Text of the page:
The strongest motives against sin, and to enforce holiness, are here stated. Being made free from the reign of sin, alive unto God, and having the prospect of eternal life, it becomes believers to be greatly concerned to advance thereto. But, as unholy lusts are not quite rooted out in this life, it must be the care of the Christian to resist their motions, earnestly striving, that, through Divine grace, they may not prevail in this mortal state. Let the thought that this state will soon be at an end, encourage the true Christian, as to the motions of lusts, which so often perplex and distress him. Let us present all our powers to God, as weapons or tools ready for the warfare, and work of righteousness, in his service. There is strength in the covenant of grace for us. Sin shall not have dominion. God's promises to us are more powerful and effectual for mortifying sin, than our promises to God. Sin may struggle in a real believer, and create him a great deal of trouble, but it shall not have dominion; it may vex him, but it shall not rule over him. Shall any take occasion from this encouraging doctrine to allow themselves in the practice of any sin? Far be such abominable thoughts, so contrary to the perfections of God, and the design of his gospel, so opposed to being under grace. What can be a stronger motive against sin than the love of Christ? Shall we sin against so much goodness, and such love?
Ellen G. White
Reflecting Christ, 308.6

“The prince of this world cometh,” said Jesus, “and hath nothing in me.” There was in Him nothing that responded to Satan's sophistry. He did not consent to sin. Not even by a thought did He yield to temptation. So may it be with us. Christ's humanity was united with divinity; He was fitted for the conflict by the indwelling of the Holy Spirit.... So long as we are united to Him by faith, sin has no more dominion over us. God reaches for the hand of faith in us to direct it to lay fast hold upon the divinity of Christ, that we may attain to perfection of character.... Every promise in God's Word is ours. RC 308.6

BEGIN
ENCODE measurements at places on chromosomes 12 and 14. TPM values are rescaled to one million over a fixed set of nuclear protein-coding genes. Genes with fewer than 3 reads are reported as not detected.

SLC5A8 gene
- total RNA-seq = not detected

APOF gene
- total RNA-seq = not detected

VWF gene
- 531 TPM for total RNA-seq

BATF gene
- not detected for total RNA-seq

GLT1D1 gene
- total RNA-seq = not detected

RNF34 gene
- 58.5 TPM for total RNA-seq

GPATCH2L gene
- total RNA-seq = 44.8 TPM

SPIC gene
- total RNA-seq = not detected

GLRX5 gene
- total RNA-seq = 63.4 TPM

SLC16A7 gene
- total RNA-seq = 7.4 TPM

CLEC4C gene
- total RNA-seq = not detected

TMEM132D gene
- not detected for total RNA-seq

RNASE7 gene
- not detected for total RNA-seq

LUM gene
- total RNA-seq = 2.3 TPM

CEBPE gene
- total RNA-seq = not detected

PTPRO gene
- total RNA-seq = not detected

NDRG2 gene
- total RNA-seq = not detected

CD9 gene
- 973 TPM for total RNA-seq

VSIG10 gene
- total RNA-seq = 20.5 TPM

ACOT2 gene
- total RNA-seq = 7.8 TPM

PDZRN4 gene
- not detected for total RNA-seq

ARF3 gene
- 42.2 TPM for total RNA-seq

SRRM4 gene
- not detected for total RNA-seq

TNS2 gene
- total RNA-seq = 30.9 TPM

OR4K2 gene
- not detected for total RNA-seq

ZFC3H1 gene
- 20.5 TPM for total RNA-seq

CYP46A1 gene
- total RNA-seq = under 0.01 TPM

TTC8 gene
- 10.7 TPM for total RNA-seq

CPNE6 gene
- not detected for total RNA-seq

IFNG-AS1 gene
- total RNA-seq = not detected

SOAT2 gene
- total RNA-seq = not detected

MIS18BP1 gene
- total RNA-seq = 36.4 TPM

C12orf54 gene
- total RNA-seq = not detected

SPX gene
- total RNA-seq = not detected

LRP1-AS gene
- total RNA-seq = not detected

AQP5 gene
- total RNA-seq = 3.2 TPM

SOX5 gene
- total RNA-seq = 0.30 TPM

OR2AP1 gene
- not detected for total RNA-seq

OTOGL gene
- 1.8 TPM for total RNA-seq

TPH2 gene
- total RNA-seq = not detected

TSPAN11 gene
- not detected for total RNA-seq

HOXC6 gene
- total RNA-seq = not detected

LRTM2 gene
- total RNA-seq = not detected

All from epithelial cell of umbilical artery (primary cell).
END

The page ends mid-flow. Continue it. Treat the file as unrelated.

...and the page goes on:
Read in context »
Ellen G. White
Our High Calling, 117.3

The acceptance of Christ's atonement is the groundwork of true faith.... Those who will look long enough into the divine mirror to see and despise their sins, their unlikeness to the meek and lowly Jesus, will have strength to overcome. All who truly believe will confess and forsake their sins. They will cooperate with Christ in the work of bringing their hereditary and cultivated tendencies to wrong under the control of the divine will, so that sin shall not have dominion over them. Looking to Jesus, the author and finisher of their faith, they will be changed into His likeness. They will grow up into the full stature of men and women in Christ Jesus.... Those who truly believe, who confess and forsake their sins, will grow more and more like Christ, until of them it can in heaven be said, “Ye are complete in him.” Colossians 2:10. OHC 117.3

Read in context »
Ellen G. White
In Heavenly Places, 244.2

Here is held out the very thing for which we are to labor: “But the fruit of the Spirit is love.” If we have the love of Christ in our souls it will be a natural consequence for us to have all the other graces—joy, peace, long-suffering, gentleness, goodness, faith, meekness, temperance; and “against such there is no law.” The law of God does not condemn and hold in bondage those who have these graces, because they are obeying the requirements of the law of God. They are law keepers, and ... are not under the bondage of the law.... HP 244.2

Read in context »
Ellen G. White
The Faith I Live By, 89.1

For sin shall not have dominion over you: for ye are not under the law, but under grace. Romans 6:14. FLB 89.1

Read in context »
More Comments